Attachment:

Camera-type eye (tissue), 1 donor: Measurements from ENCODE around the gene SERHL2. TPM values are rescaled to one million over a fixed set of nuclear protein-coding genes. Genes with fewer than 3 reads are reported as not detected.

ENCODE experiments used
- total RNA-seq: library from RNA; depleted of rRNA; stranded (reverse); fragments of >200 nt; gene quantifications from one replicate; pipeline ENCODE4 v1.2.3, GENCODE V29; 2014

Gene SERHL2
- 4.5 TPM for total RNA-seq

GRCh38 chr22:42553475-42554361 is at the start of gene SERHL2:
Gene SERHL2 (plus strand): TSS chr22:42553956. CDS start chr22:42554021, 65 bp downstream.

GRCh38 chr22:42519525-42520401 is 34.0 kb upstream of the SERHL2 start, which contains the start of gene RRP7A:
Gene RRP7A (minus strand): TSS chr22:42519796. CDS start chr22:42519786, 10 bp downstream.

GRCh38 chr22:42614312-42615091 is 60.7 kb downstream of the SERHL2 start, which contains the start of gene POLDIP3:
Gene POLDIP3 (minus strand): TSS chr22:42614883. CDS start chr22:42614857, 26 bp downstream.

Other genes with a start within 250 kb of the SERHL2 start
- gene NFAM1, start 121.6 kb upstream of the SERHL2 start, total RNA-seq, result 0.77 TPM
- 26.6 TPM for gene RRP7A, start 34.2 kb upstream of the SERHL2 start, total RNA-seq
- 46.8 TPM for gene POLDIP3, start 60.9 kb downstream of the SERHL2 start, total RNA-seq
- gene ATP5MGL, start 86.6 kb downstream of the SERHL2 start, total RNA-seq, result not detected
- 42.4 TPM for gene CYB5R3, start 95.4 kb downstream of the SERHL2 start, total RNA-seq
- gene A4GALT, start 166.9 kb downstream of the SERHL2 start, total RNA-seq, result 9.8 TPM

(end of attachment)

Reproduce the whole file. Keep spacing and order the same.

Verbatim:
Camera-type eye (tissue), 1 donor: Measurements from ENCODE around the gene SERHL2. TPM values are rescaled to one million over a fixed set of nuclear protein-coding genes. Genes with fewer than 3 reads are reported as not detected.

ENCODE experiments used
- total RNA-seq: library from RNA; depleted of rRNA; stranded (reverse); fragments of >200 nt; gene quantifications from one replicate; pipeline ENCODE4 v1.2.3, GENCODE V29; 2014

Gene SERHL2
- 4.5 TPM for total RNA-seq

GRCh38 chr22:42553475-42554361 is at the start of gene SERHL2:
Gene SERHL2 (plus strand): TSS chr22:42553956. CDS start chr22:42554021, 65 bp downstream.

GRCh38 chr22:42519525-42520401 is 34.0 kb upstream of the SERHL2 start, which contains the start of gene RRP7A:
Gene RRP7A (minus strand): TSS chr22:42519796. CDS start chr22:42519786, 10 bp downstream.

GRCh38 chr22:42614312-42615091 is 60.7 kb downstream of the SERHL2 start, which contains the start of gene POLDIP3:
Gene POLDIP3 (minus strand): TSS chr22:42614883. CDS start chr22:42614857, 26 bp downstream.

Other genes with a start within 250 kb of the SERHL2 start
- gene NFAM1, start 121.6 kb upstream of the SERHL2 start, total RNA-seq, result 0.77 TPM
- 26.6 TPM for gene RRP7A, start 34.2 kb upstream of the SERHL2 start, total RNA-seq
- 46.8 TPM for gene POLDIP3, start 60.9 kb downstream of the SERHL2 start, total RNA-seq
- gene ATP5MGL, start 86.6 kb downstream of the SERHL2 start, total RNA-seq, result not detected
- 42.4 TPM for gene CYB5R3, start 95.4 kb downstream of the SERHL2 start, total RNA-seq
- gene A4GALT, start 166.9 kb downstream of the SERHL2 start, total RNA-seq, result 9.8 TPM